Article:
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    Negotiating A Current Lease During COVID-19


    Austin Postler
    Austin Postler
    Updated April 07, 2020

    Our clients are likely looking for ways to preserve cash, which means they will likely be pausing all activities that require any cash payments, such as signing a new commercial lease. Unfortunately for many companies, time will not be on their side.

    Here are few tips to consider for our clients who are proceeding with negotiations on a new space.

    Critical Lease Dates and Milestones

    COVID-19 has put the entire world on hold.  Naturally, commercial leases will also experience delays. It will be important to revisit critical lease dates as we finalize lease documents to ensure we are accounting for pandemic related delays.

    It's important that a tenant understand all of these time-sensitive lease deadlines, which can include the following:

    • Due Diligence Periods
    • Permitting/Entitlements Periods
    • Tenant Build-Out Periods
    • Rent Commencement Dates
    • Deadlines for Opening Business to Public

    Free Rent

    Just as we need to revisit critical dates in the lease, it’s also appropriate to discuss delaying lease commencement and/or adding months of free rent. Facing uncertainty, many landlords will be more willing to accommodate tenant requests to ensure a deal is done, rather than walk away from negotiations understanding many tenants have taken themselves off the leasing market.

    Commencement and occupancy dates are likely 30 - 90 days away already, so adding free rent further delays the start of their rent payments and may give our clients peace of mind.

    Other Concerns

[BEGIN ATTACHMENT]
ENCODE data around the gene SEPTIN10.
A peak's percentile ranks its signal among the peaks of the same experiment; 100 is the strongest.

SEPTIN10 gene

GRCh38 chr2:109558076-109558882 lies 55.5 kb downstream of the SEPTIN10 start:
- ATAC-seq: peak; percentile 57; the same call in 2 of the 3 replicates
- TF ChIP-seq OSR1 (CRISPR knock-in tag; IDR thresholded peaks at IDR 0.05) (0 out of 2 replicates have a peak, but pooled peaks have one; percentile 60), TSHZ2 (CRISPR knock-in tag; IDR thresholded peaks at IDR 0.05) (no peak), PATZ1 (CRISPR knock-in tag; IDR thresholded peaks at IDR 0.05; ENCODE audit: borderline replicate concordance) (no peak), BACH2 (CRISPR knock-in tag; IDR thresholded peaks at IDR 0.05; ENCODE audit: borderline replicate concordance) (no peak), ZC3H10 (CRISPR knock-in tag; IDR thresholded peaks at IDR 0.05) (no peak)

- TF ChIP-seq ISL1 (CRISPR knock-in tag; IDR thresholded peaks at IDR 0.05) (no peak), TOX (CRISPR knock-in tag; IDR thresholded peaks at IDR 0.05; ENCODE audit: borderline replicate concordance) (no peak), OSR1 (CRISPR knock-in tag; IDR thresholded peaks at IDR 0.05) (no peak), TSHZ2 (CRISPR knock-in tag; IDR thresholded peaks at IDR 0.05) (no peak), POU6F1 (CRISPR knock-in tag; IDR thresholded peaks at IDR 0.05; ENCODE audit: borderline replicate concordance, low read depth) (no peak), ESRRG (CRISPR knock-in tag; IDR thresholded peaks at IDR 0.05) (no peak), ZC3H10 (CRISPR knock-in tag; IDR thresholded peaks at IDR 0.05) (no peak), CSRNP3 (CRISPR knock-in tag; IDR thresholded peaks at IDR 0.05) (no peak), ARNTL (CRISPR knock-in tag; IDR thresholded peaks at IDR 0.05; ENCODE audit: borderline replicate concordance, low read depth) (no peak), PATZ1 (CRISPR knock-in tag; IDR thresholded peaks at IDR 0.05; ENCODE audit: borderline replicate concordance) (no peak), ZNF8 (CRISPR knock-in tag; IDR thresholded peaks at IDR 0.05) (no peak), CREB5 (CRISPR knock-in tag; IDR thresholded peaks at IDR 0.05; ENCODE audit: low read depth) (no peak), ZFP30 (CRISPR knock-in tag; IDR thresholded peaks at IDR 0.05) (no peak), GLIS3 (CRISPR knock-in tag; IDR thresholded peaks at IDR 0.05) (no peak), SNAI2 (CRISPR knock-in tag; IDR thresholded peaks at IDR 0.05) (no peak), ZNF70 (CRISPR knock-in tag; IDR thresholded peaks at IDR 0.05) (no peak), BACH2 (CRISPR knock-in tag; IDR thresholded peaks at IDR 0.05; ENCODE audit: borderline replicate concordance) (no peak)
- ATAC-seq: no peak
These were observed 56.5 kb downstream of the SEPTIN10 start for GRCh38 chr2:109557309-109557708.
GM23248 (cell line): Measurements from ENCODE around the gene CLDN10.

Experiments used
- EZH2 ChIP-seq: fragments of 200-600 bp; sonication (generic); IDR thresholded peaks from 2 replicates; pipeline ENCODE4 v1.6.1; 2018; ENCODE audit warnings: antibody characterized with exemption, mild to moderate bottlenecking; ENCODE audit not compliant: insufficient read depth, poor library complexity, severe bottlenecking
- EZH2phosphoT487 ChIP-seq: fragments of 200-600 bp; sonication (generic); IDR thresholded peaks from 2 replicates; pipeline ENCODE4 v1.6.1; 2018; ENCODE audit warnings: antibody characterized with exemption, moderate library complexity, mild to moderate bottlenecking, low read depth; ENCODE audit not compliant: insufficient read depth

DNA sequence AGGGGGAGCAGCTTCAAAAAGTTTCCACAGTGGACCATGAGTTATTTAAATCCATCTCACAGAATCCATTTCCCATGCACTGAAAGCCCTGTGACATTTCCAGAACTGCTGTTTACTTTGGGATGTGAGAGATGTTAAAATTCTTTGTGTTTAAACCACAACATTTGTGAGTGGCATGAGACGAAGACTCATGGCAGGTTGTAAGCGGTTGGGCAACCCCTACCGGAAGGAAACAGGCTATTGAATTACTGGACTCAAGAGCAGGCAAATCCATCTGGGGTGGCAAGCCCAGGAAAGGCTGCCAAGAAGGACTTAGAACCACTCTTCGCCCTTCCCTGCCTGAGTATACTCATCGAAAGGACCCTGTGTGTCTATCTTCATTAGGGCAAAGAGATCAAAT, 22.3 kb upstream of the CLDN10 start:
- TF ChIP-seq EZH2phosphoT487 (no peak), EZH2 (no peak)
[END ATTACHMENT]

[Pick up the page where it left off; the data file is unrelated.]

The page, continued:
Among the many concerns our tenants may have during these uncertain times is depleting their cash reserves by writing a large check for a security deposit. Fortunately, we can construct options for our Tenants that will help them preserve cash.

    There are multiple options worth considering that avoid large up front cash payouts that will help our tenants preserve operating capital.

    Letter of Credit

    Issued by the Tenant’s bank, it’s a guarantee by the bank that the client will be able to pay the security deposit, if necessary, at a future date. The tenant must apply for a letter of credit and be approved by the bank. If approved, the bank may charge the tenant a percentage of the amount for issuing the letter.

    If a client is eligible for a letter of credit, the landlord must also be agreeable to using a letter of credit in lieu of a security deposit.

    Surety Bond issued through Securiti.io

    Similar in nature to a letter of credit, rather than having the tenant commit funds through their bank, a third party issues a surety bond as collateral for the security deposit. If the Landlord requires funds from the security deposit, the bond company pays out funds from the bond. The tenant must apply for a surety bond, and if approved, pays a monthly premium to the bond company.

    To use a surety bond in lieu of a security deposit, the landlord must be agreeable to this arrangement.

    Insurance policy issued through Otso.io* (Only available in Texas)

    Otso underwrites and issues an insurance policy against the security deposit. Just like a letter of credit or a surety bond, the tenant avoids paying a lump sum security deposit. If the landlord requires funds from the security deposit, they file a claim with Otso and receive payment. If approved by Otso, the tenant pays a monthly premium to Otso.

    Just like surety bonds and letters of credit, the landlord must be agreeable to this arrangement.

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